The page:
Jane’s Addiction has been a balancing act between metal and alternative rock since the late 1980s, and has monotonously failed to stray from that sound on ‘The Great Escape Artist.’[/media-credit]

Jane’s Addiction has never really been comfortable with its place in music. Emerging in the late ’80s, its style never fit the “grunge” label. Embraced by hipsters and critics, the group released two albums before band infighting tore its members apart.

Intermittent reunions over the next decade eventually led to a mediocre third album in 2003. After another breakup, reformation and four bass players, Jane’s Addiction has released their fourth album, The Great Escape Artist.

Jane’s Addiction’s style hasn’t changed much since they hit the scene about 20 years ago. Bombastic Led Zeppelin-inspired riffs are accompanied by heavy bass and a thick drum sound. Layered over the top are Perry Farrell’s high-pitched vocals. While often fitting, they occasionally stray to be annoying, especially on this album.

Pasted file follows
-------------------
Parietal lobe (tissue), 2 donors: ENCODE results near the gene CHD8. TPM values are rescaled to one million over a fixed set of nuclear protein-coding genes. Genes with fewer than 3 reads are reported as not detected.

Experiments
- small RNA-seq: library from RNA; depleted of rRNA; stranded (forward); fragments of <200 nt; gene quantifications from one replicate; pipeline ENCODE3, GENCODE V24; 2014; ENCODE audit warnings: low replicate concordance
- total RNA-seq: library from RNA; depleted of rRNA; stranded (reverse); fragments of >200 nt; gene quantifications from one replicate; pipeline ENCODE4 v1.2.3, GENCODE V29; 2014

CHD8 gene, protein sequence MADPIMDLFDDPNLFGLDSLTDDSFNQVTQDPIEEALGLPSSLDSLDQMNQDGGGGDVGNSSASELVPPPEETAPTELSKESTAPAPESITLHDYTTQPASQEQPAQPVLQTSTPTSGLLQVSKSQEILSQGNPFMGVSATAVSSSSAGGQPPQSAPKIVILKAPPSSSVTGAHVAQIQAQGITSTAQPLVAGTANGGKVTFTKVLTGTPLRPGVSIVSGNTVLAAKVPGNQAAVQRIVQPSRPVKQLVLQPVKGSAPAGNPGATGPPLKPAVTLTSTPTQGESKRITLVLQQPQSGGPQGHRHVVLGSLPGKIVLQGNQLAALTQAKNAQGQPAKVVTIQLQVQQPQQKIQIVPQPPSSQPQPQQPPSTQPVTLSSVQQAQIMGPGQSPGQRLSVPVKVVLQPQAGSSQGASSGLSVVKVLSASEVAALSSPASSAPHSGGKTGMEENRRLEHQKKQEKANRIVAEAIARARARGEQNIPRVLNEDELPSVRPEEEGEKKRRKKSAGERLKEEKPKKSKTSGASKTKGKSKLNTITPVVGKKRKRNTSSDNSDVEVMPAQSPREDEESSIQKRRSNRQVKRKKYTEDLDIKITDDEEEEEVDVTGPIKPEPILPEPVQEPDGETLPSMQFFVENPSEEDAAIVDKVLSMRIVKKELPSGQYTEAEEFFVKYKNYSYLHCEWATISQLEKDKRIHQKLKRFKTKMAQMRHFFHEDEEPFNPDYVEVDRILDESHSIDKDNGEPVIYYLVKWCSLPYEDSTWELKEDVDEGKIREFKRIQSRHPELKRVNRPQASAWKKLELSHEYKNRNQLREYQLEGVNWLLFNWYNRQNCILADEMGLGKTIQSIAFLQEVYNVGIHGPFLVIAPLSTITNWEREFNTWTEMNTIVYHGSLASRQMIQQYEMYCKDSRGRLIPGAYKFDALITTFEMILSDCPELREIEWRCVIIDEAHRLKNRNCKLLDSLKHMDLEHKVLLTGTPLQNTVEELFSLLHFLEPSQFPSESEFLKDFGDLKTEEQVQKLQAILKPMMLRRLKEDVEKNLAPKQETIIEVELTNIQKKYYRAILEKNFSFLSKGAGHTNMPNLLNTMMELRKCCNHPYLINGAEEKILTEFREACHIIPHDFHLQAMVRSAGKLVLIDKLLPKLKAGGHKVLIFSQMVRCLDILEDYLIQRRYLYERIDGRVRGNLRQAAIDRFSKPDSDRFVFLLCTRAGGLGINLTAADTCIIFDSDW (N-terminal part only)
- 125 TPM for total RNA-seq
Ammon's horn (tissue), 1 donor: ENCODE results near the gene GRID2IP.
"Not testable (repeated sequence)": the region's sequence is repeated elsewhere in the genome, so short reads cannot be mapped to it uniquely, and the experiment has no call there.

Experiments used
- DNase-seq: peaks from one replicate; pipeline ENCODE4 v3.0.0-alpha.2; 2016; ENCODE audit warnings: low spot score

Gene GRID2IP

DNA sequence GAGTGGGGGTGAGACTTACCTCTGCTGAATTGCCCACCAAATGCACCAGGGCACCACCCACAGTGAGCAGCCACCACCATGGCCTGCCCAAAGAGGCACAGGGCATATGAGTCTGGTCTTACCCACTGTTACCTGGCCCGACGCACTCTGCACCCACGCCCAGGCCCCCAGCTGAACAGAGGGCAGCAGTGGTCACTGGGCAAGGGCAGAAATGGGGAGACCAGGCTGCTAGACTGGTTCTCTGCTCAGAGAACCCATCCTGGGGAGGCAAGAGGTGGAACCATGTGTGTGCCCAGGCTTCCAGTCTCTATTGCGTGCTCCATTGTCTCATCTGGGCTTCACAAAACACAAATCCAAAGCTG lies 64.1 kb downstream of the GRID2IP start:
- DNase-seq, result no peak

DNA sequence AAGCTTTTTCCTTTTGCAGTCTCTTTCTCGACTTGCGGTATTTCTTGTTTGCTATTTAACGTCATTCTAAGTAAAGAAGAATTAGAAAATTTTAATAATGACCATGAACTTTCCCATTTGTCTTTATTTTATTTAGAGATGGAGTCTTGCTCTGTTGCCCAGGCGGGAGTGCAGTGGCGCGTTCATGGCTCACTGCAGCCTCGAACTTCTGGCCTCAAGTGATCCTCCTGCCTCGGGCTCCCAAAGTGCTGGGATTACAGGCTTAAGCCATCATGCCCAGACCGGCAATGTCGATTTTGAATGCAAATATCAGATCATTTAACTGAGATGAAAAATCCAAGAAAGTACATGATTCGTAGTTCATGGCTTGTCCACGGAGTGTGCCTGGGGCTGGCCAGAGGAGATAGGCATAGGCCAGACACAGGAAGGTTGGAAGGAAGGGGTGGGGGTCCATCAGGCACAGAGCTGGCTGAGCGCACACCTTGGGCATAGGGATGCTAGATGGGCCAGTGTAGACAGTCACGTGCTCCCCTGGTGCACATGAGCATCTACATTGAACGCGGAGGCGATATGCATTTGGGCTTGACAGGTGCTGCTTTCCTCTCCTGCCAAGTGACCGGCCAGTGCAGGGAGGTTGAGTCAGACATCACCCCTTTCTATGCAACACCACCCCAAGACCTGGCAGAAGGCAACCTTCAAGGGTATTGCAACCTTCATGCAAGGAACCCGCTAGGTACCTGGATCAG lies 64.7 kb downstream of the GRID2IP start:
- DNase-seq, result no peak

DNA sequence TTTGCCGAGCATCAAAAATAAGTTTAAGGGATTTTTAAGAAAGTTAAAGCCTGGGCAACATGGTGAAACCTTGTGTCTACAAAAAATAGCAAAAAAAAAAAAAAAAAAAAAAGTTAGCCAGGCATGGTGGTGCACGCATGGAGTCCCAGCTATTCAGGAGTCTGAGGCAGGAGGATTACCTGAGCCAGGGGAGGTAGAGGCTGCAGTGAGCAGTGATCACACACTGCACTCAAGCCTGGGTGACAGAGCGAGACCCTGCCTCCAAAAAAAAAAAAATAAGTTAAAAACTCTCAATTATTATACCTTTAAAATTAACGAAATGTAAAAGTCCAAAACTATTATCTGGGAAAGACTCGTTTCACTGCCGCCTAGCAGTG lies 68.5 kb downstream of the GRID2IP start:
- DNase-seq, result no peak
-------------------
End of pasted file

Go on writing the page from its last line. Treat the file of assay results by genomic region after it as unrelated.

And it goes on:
The Great Escape Artist lacks identity. Guitarist Dave Navarro is stellar, as always, and his solos steal the show on nearly every track. The drums, pompous and loud, are similarly well done.

The problem emerges when you add in Farrell’s strained vocals and extraordinarily poor lyrics. While he has never been a fantastic writer, his passionate delivery made up for it. Not so in this case. Often, Farrell sounds like he’s eager to get to a paycheck waiting at the end of a song.

The bass on this album is played by TV on the Radio’s Dave Sitek. As such, it lacks the cohesion and creativity of someone who is truly comfortable with his bandmates. While not necessarily bad, the bass guitar was always a highlight on the first two records. Having it be so mediocre here is truly disappointing.

Jane’s Addiction was clearly influenced by contemporary bands on this record. However, its members’ intermittent time together over the past two decades has revealed that the band is being pulled in too many different directions – there is not one distinct “great song.”

Perhaps if the band’s members can stay together this time, their next record will finally reveal what they are all about. But here they deliver an album that is just present. Neither good nor bad, The Great Escape Artist’s biggest problem is that it is not memorable.

2 stars out of 5